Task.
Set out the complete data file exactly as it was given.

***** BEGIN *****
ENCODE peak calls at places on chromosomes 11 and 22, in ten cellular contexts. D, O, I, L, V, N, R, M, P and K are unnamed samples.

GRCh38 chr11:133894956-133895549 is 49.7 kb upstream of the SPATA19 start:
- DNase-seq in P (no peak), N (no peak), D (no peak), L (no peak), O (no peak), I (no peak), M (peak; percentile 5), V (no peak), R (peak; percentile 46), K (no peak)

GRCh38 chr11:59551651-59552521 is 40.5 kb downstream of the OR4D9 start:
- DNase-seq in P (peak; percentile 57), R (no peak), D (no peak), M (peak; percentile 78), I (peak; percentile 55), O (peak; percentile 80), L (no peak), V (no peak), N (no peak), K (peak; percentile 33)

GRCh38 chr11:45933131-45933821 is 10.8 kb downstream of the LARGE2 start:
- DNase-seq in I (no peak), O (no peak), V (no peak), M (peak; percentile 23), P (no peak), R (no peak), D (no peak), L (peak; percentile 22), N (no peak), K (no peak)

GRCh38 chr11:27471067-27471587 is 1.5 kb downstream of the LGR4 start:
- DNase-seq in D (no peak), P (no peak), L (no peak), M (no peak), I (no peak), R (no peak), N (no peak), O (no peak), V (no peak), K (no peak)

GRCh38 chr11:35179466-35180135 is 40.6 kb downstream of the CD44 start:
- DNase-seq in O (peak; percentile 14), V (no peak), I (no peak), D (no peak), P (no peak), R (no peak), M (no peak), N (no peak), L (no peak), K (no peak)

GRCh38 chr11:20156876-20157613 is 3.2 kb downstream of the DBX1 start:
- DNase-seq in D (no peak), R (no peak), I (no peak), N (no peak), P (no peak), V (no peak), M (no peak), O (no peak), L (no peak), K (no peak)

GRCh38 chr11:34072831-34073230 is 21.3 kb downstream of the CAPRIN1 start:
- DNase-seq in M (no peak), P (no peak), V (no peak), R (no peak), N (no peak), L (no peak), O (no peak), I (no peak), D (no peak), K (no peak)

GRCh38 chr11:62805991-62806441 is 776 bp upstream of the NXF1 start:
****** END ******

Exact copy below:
ENCODE peak calls at places on chromosomes 11 and 22, in ten cellular contexts. D, O, I, L, V, N, R, M, P and K are unnamed samples.

GRCh38 chr11:133894956-133895549 is 49.7 kb upstream of the SPATA19 start:
- DNase-seq in P (no peak), N (no peak), D (no peak), L (no peak), O (no peak), I (no peak), M (peak; percentile 5), V (no peak), R (peak; percentile 46), K (no peak)

GRCh38 chr11:59551651-59552521 is 40.5 kb downstream of the OR4D9 start:
- DNase-seq in P (peak; percentile 57), R (no peak), D (no peak), M (peak; percentile 78), I (peak; percentile 55), O (peak; percentile 80), L (no peak), V (no peak), N (no peak), K (peak; percentile 33)

GRCh38 chr11:45933131-45933821 is 10.8 kb downstream of the LARGE2 start:
- DNase-seq in I (no peak), O (no peak), V (no peak), M (peak; percentile 23), P (no peak), R (no peak), D (no peak), L (peak; percentile 22), N (no peak), K (no peak)

GRCh38 chr11:27471067-27471587 is 1.5 kb downstream of the LGR4 start:
- DNase-seq in D (no peak), P (no peak), L (no peak), M (no peak), I (no peak), R (no peak), N (no peak), O (no peak), V (no peak), K (no peak)

GRCh38 chr11:35179466-35180135 is 40.6 kb downstream of the CD44 start:
- DNase-seq in O (peak; percentile 14), V (no peak), I (no peak), D (no peak), P (no peak), R (no peak), M (no peak), N (no peak), L (no peak), K (no peak)

GRCh38 chr11:20156876-20157613 is 3.2 kb downstream of the DBX1 start:
- DNase-seq in D (no peak), R (no peak), I (no peak), N (no peak), P (no peak), V (no peak), M (no peak), O (no peak), L (no peak), K (no peak)

GRCh38 chr11:34072831-34073230 is 21.3 kb downstream of the CAPRIN1 start:
- DNase-seq in M (no peak), P (no peak), V (no peak), R (no peak), N (no peak), L (no peak), O (no peak), I (no peak), D (no peak), K (no peak)

GRCh38 chr11:62805991-62806441 is 776 bp upstream of the NXF1 start: